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Brave New World - Law Enforcement and Advancing Technology

In Livermore, police officers will soon be attired with video cameras and will be contemporaneously filming their stops and arrests. In San Jose, the police department uses a drone to search buildings. The FBI regularly uses helicopters with infrared technology to search for marijuana fields. Most police agencies have IT employees on the payroll that search suspects' phones and computer records. Some cities have developed sophisticated camera systems that allow the police to monitor all cars travelling within their boundaries.

The foregoing represents a small fraction of the advances used by government investigators. Our computerized “Brave new world” of science and technology could never have been imagined let alone foreseen by the drafters of the Constitution. Yet, each day Judges are called upon to decide the merits of the privacy rights of suspects who claim that their right to be free from unreasonable searches was infringed upon by the use or misuse by the police of this technology.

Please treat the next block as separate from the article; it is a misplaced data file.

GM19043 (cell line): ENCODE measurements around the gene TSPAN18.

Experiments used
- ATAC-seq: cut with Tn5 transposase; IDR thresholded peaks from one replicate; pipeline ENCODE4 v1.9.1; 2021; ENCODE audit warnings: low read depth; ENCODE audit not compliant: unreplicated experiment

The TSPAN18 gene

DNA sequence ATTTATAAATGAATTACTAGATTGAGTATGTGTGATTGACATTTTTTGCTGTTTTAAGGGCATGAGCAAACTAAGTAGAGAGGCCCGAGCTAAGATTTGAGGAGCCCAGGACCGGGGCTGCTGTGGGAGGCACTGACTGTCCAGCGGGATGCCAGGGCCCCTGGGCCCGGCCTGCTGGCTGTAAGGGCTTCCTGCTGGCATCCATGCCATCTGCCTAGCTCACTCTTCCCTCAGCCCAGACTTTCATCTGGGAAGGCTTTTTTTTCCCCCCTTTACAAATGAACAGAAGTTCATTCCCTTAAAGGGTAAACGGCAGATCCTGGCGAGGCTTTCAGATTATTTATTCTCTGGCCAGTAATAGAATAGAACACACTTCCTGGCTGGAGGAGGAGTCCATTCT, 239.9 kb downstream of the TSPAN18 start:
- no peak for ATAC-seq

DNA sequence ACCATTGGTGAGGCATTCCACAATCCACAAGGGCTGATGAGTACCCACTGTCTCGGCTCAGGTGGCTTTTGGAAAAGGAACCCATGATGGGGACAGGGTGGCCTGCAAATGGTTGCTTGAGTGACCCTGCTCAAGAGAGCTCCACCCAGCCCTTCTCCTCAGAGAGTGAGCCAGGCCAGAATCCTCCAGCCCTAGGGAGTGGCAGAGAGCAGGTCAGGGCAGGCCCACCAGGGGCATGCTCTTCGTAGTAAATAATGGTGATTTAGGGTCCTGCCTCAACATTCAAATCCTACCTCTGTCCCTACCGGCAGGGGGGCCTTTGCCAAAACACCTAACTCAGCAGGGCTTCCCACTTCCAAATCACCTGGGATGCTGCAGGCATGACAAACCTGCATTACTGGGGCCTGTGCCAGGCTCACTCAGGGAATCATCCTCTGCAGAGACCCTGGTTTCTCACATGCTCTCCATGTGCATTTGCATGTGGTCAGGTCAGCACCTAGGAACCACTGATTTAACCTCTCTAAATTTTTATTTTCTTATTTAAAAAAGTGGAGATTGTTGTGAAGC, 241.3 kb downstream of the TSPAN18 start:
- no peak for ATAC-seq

The Fourth Amendment essentially safeguards a person's right to be left alone; to be secure in their home and not harassed by officers on the street without reasonable suspicion or probable cause. These concepts that were set forth over 200 years ago are elastic; they adapt to the changing technology. Most importantly, criminal defense attorneys need to be vigilant about raising Fourth Amendment violations even when the science and technology seems certain.

If you have been arrested for a crime, contact the Law Offices of Karlstrom and Krebs.